7. Do you support the printing of public notices in newspapers as a means to inform the public and make a permanent record of government actions and proposed actions?

    Yes.  While legislation has been floated in recent years to move toward more online delivery, I am committed to finding a balance to maximizing digital media with the need to preserve access for those who are users of traditional print media. 
  8. Although many counties permit the media to enter polling places to view and record election activities, some do not. Do you believe that the media should be able to access polling places?

    Generally speaking, yes; however, counties should reserve the ability to determine the appropriate protocol for media to access polling locations. 
  9. New technologies, such as drones, present issues and opportunities for law enforcement, the news media, and many others. What is your position on the use of drones by government agencies? By the news media?

    Evolving 21st Century technology has created new opportunities to enhance public safety and gather public information. It also raises legitimate concerns about the type of information that is collected and the way it is gathered.  I am open to a meaningful dialogue with the public stakeholders and interested parties in the media to inform any decisions with regard to policy at the state level that affects the gathering and use of information related to this technology.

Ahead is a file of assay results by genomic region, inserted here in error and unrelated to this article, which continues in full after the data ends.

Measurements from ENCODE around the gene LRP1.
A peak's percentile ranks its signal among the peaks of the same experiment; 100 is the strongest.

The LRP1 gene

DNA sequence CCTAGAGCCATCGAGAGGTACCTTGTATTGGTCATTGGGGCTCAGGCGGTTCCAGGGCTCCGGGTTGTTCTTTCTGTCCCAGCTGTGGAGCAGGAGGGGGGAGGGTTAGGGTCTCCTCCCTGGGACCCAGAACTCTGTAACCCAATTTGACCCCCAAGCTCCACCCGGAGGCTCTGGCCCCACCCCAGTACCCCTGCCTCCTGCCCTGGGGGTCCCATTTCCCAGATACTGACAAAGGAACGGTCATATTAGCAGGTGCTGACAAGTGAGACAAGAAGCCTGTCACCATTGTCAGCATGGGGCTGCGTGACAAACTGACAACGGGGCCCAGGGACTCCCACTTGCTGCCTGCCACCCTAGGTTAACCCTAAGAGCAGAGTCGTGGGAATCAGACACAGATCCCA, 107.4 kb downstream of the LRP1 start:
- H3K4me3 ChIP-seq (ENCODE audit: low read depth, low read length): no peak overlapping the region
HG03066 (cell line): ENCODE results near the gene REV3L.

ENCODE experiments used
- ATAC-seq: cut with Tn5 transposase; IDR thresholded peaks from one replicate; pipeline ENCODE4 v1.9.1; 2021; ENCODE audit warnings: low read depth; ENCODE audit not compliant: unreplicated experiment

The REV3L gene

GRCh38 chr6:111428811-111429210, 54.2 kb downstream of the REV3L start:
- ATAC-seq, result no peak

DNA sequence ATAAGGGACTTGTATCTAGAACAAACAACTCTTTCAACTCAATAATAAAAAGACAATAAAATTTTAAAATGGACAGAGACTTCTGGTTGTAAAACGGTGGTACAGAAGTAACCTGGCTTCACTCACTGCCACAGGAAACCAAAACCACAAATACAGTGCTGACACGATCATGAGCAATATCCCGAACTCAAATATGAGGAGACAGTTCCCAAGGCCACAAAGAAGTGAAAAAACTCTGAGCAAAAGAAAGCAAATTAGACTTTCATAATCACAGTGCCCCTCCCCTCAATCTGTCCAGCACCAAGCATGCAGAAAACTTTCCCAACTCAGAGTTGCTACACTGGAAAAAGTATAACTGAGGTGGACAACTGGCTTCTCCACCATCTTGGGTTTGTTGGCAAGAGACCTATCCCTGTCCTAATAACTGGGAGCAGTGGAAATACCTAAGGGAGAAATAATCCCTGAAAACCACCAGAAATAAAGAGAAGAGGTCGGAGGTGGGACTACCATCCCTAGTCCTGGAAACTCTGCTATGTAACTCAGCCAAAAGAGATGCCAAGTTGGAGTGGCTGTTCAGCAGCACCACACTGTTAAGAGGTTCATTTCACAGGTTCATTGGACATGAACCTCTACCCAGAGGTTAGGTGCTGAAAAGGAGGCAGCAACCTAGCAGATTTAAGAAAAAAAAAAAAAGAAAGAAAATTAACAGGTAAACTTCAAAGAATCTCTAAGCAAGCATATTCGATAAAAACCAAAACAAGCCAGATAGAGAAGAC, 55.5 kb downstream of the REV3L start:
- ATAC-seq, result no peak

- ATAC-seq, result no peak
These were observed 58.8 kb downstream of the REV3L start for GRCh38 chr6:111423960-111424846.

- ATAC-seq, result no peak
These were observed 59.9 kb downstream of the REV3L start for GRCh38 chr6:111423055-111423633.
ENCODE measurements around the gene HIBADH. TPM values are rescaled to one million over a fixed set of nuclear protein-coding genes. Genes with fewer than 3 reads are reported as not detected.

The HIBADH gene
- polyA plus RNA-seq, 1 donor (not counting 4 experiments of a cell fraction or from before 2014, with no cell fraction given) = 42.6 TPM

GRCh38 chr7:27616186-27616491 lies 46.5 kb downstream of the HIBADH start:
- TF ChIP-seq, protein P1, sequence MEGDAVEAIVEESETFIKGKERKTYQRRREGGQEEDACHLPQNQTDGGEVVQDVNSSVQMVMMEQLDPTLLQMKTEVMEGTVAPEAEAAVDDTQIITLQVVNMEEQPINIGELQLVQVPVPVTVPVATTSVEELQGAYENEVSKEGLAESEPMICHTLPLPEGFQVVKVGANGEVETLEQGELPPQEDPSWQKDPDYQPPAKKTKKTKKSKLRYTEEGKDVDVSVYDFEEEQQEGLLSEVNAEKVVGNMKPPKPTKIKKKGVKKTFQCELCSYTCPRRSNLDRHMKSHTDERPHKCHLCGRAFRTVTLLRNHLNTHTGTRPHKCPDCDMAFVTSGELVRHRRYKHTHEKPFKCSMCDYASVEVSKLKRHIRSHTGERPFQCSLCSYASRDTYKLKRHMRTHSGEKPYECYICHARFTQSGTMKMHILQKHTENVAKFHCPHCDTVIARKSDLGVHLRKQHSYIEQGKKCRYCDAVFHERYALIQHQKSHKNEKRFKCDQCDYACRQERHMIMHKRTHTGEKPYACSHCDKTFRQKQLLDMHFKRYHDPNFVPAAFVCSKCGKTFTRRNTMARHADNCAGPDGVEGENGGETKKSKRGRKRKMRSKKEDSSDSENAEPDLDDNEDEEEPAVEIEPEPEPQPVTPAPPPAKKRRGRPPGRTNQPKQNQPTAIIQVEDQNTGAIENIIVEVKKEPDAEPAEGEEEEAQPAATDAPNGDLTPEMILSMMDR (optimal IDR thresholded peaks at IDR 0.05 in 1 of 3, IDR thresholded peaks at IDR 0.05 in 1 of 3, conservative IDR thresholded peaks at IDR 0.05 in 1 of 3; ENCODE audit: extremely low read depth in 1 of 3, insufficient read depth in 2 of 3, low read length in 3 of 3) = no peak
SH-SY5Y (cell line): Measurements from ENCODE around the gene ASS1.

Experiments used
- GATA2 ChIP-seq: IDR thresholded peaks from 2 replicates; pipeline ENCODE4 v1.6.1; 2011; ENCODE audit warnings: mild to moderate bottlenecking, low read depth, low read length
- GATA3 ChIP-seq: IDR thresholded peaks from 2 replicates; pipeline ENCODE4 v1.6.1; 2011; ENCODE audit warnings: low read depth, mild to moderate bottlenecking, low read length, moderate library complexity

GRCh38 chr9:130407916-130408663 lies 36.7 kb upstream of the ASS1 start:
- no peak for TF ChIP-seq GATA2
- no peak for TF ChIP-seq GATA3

10. Are there any other comments or plans that you wish to share on government openness and transparency?

    I continue to believe that transparency remains the key to accountability and responsiveness at all levels of government.  I am proud of the accomplishments my administration has made in enhancing transparency in the previous three years, and look forward to working with the PNA to build on these efforts in the coming years.